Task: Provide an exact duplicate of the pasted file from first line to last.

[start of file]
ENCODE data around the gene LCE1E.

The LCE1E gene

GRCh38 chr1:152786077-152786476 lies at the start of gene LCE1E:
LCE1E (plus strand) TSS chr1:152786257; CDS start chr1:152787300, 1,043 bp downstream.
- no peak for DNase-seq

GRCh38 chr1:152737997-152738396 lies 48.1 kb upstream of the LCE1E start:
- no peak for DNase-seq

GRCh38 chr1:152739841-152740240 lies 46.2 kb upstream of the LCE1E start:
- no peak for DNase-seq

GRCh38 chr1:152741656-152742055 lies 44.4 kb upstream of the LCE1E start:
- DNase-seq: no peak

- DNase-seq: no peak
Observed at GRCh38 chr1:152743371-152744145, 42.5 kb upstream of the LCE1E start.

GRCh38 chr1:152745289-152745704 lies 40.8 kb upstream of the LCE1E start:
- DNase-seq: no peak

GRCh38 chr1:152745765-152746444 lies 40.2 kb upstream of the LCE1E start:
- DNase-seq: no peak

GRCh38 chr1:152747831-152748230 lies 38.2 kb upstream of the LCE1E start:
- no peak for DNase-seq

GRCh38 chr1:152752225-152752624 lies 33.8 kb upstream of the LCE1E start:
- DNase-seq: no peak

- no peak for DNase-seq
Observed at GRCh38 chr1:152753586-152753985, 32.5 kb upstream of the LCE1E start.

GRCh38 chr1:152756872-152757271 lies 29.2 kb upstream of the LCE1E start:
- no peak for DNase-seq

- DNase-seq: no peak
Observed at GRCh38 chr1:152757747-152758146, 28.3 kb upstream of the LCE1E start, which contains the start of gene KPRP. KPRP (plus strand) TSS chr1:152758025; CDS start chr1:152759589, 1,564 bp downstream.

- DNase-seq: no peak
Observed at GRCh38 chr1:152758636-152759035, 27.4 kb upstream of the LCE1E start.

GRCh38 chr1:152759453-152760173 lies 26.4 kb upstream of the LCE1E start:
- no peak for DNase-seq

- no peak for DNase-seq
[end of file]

ENCODE data around the gene LCE1E.

The LCE1E gene

GRCh38 chr1:152786077-152786476 lies at the start of gene LCE1E:
LCE1E (plus strand) TSS chr1:152786257; CDS start chr1:152787300, 1,043 bp downstream.
- no peak for DNase-seq

GRCh38 chr1:152737997-152738396 lies 48.1 kb upstream of the LCE1E start:
- no peak for DNase-seq

GRCh38 chr1:152739841-152740240 lies 46.2 kb upstream of the LCE1E start:
- no peak for DNase-seq

GRCh38 chr1:152741656-152742055 lies 44.4 kb upstream of the LCE1E start:
- DNase-seq: no peak

- DNase-seq: no peak
Observed at GRCh38 chr1:152743371-152744145, 42.5 kb upstream of the LCE1E start.

GRCh38 chr1:152745289-152745704 lies 40.8 kb upstream of the LCE1E start:
- DNase-seq: no peak

GRCh38 chr1:152745765-152746444 lies 40.2 kb upstream of the LCE1E start:
- DNase-seq: no peak

GRCh38 chr1:152747831-152748230 lies 38.2 kb upstream of the LCE1E start:
- no peak for DNase-seq

GRCh38 chr1:152752225-152752624 lies 33.8 kb upstream of the LCE1E start:
- DNase-seq: no peak

- no peak for DNase-seq
Observed at GRCh38 chr1:152753586-152753985, 32.5 kb upstream of the LCE1E start.

GRCh38 chr1:152756872-152757271 lies 29.2 kb upstream of the LCE1E start:
- no peak for DNase-seq

- DNase-seq: no peak
Observed at GRCh38 chr1:152757747-152758146, 28.3 kb upstream of the LCE1E start, which contains the start of gene KPRP. KPRP (plus strand) TSS chr1:152758025; CDS start chr1:152759589, 1,564 bp downstream.

- DNase-seq: no peak
Observed at GRCh38 chr1:152758636-152759035, 27.4 kb upstream of the LCE1E start.

GRCh38 chr1:152759453-152760173 lies 26.4 kb upstream of the LCE1E start:
- no peak for DNase-seq

- no peak for DNase-seq